An interview of Charles Duback conducted 2004 December 15-2005 May 18, by Susan C. Larsen, for the Archives of American Art, in Tenants Harbor, Maine.
Mr. Duback discusses his childhood; his Czech lineage; working at his father's bakery and gaining artistic sensibilities there; the drive to become an artist, and the financial risks therein; joining the Navy during World War II; attending trade school in New Haven, Connecticut, and the Newark School of Fine and Industrial Art in Newark, New Jersey; attending the Skowhegan School in Maine; his first wife Daphne Mumford; sustaining two homes, one in New York City and another in Maine, and the difficulties in maintaining them; the influence of collage on his paintings; his "strip" paintings; the opening and closing of the Landmark Gallery; making his "projections," wherein he adheres objects to a painting's canvas; and the friends he made during his time running Landmark. Duback also mentions moving from North Waldoboro, Maine to St. George, Maine; moving again to Germantown, New York; finding living in New York difficult; divorcing Mumford; his second wife Phyllis; rising tax and insurance costs and what they mean to artists; and painting as a career. Duback recalls Bernard Langlais, Helen Langlais, Edward Dugmore, Alex Katz, Wes LaFountain, Red Grooms, George Ortman, Myron Stout, George McNeil, Dennis Pinette, John Grillo, Henry Varnum Poor, and others.
Biographical / Historical:
Charles S. DuBack (1926-) is a painter of Tenants Harbor, Maine. Susan C. Larsen, interviewer, is an art historian in Tenants Harbor, Maine.
Originally recorded on 2 sound discs. Reformatted in 2010 as 2 digital wav files. Duration is 2 hr., 11 min.
This interview is part of the Archives of American Art Oral History Program, started in 1958 to document the history of the visual arts in the United States, primarily through interviews with artists, historians, dealers, critics and administrators.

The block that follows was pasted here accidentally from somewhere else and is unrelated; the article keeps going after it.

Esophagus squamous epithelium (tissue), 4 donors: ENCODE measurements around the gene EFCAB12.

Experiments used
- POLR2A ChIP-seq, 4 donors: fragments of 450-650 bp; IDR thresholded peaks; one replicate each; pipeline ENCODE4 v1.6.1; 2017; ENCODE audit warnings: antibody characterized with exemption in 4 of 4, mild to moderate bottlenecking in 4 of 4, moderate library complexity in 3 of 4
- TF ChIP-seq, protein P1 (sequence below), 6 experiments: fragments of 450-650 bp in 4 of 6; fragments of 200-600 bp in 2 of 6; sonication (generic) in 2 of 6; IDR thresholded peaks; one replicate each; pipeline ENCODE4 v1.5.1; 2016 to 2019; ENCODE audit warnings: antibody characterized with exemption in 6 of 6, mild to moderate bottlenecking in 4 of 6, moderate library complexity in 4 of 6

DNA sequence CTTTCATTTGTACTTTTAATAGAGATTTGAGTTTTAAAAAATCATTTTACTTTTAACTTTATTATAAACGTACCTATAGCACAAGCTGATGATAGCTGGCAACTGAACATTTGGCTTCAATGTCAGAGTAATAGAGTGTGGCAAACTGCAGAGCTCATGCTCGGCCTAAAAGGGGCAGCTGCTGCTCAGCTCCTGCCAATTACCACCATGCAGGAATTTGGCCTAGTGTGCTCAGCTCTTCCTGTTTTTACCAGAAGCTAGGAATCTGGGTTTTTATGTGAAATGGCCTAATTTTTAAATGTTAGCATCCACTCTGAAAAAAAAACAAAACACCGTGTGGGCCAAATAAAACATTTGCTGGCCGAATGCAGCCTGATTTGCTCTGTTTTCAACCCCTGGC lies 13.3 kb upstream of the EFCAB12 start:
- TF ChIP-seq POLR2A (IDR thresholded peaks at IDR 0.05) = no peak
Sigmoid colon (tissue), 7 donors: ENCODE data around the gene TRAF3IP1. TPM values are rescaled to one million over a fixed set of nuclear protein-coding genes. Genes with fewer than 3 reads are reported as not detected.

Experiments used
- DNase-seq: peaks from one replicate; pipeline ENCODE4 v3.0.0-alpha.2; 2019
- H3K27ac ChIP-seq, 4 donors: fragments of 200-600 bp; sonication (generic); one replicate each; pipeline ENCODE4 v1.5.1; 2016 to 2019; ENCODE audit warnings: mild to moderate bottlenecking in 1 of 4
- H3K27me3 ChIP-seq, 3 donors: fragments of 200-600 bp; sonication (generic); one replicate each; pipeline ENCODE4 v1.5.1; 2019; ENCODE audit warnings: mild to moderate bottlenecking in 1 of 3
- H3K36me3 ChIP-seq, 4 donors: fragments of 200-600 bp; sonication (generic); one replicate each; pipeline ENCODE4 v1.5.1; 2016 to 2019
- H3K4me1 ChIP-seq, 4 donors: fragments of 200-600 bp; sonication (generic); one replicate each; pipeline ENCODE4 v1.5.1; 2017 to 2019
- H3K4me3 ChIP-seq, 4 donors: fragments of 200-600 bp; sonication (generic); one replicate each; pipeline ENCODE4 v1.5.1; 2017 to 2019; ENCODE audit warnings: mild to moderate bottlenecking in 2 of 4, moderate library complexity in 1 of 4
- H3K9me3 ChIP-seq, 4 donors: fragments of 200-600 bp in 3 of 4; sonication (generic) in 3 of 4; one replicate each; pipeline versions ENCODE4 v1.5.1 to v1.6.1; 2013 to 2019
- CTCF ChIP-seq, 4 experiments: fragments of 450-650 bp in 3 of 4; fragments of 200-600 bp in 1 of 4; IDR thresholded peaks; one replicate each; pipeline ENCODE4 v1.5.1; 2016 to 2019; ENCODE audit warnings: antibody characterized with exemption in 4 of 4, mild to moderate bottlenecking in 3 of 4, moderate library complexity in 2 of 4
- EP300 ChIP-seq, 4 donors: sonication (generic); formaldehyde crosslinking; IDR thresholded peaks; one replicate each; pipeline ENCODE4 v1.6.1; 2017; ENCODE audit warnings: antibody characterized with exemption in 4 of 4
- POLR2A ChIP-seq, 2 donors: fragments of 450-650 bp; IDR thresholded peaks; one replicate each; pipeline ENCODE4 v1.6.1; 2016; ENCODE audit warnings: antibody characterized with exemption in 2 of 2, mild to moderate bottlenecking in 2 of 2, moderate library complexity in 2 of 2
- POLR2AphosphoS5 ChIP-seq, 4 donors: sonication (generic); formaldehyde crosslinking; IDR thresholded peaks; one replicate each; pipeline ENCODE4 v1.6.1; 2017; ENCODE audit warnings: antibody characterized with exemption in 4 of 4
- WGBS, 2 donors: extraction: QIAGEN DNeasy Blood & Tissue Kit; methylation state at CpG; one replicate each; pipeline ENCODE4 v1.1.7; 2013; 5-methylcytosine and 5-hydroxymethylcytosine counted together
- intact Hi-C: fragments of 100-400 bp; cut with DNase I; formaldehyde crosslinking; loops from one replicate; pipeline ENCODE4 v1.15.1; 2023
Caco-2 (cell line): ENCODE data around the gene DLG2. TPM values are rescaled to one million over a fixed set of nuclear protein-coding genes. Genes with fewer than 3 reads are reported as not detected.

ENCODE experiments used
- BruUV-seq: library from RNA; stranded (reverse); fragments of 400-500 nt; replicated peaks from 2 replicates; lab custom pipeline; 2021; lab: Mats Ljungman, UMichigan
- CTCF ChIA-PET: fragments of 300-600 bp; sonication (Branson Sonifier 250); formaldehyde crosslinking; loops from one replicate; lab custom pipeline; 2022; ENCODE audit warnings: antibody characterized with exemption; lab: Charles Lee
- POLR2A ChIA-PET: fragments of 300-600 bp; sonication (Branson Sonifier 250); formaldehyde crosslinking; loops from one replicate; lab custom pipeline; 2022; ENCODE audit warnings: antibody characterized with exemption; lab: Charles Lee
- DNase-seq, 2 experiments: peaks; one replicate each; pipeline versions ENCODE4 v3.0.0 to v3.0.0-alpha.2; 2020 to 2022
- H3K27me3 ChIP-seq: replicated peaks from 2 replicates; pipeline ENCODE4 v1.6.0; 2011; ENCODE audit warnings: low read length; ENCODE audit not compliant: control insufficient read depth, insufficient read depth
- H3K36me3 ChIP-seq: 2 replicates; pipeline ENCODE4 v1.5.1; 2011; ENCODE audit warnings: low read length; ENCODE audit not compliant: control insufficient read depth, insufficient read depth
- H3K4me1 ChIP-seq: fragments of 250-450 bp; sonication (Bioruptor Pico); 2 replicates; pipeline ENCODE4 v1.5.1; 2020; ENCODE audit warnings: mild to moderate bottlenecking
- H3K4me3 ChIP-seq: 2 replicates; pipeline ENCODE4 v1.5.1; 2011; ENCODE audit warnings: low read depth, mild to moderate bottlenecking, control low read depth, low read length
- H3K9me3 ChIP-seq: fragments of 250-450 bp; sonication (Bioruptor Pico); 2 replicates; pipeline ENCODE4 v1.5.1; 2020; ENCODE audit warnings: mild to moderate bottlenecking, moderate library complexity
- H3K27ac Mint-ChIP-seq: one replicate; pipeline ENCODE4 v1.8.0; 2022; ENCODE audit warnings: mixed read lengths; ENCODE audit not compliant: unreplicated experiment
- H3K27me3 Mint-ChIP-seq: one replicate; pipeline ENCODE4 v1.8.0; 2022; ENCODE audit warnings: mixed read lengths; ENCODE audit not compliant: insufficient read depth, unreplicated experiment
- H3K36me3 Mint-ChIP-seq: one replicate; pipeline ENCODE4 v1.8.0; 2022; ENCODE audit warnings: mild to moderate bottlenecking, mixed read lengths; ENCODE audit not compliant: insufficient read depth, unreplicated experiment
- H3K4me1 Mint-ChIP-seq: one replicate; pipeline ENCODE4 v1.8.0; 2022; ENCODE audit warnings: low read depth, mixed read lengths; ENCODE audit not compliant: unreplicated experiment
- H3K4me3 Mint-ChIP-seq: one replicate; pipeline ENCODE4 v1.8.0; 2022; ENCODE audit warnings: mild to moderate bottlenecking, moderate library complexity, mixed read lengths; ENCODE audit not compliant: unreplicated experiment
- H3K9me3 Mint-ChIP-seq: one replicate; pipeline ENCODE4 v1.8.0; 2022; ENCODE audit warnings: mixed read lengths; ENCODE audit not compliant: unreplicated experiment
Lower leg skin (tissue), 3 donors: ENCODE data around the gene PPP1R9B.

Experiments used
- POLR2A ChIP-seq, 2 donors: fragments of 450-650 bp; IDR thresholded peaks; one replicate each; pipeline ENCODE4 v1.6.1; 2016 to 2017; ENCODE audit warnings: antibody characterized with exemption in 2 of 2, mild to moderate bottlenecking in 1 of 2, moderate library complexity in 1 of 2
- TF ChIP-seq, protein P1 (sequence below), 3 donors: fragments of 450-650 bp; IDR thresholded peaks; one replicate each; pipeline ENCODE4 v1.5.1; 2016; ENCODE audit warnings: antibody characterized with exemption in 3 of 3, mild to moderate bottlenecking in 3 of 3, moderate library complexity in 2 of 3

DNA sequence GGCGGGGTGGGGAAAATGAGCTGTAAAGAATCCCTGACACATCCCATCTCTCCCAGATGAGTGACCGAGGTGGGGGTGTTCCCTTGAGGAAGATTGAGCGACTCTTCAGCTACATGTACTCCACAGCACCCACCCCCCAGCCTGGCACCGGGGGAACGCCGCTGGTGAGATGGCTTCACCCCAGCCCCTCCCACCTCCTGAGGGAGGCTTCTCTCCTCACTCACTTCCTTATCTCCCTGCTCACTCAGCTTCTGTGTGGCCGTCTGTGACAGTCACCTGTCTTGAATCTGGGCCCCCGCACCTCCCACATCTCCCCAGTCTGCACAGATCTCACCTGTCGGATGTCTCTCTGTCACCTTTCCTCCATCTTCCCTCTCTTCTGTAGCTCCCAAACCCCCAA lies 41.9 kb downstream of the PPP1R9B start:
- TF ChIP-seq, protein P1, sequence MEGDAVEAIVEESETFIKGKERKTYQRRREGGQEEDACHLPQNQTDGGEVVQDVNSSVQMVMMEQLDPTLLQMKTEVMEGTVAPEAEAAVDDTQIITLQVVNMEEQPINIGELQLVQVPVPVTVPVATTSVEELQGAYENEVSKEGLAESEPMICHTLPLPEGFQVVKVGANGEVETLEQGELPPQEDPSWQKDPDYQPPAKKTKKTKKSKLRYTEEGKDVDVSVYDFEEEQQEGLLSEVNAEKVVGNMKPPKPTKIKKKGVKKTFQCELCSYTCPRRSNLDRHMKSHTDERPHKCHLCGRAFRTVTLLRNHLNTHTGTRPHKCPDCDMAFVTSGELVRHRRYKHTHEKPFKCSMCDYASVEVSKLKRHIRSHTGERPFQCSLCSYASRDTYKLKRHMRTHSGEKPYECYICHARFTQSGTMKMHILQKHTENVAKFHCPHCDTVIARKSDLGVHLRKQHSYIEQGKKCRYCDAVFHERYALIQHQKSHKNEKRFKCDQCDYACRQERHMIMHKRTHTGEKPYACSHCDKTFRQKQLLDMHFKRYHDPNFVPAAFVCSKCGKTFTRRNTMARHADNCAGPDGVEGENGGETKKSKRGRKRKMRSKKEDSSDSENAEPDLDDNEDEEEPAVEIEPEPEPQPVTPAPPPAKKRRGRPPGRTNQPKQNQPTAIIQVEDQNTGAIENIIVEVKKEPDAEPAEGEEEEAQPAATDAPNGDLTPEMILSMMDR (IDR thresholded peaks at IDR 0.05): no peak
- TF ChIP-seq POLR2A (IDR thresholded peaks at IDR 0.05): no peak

An interview of George Earl Ortman conducted 1963 Sept. 19-Nov. 5, by Richard Brown Baker, for the Archives of American Art.
Ortman speaks of critics' reviews of his work; his reactions to the early abstract expressionists; his family background and early experiences; his education; the California environment and its influence on him; his U.S. Navy service; the art scene in San Francisco in the 1940s; other artists he was acquainted with; coming to New York; influences on contemporary artists; pop art; establishing a reputation as a printmaker; studying under William Hayter; his time spent in France; development of his style; problems of making a living in art; his work in theatrical design; realism versus abstraction; his teaching career; exhibits he has had. He recalls Eleanor Ward, Howard Wise, Willem de Kooning, Nathan Oliveira, Gandy Brodie, Hans Hofmann, and Joan Mitchell.
Biographical / Historical:
George Earl Ortman (1926- ) is a painter, sculptor, and printmaker from Bloomfield Hills, Mich.
Originally recorded on 4 sound tape reels. Reformatted in 2010 as 2 digital wav files. Duration is 52 min.
These interviews are part of the Archives of American Art Oral History Program, started in 1958 to document the history of the visual arts in the United States, primarily through interviews with artists, historians, dealers, critics and others.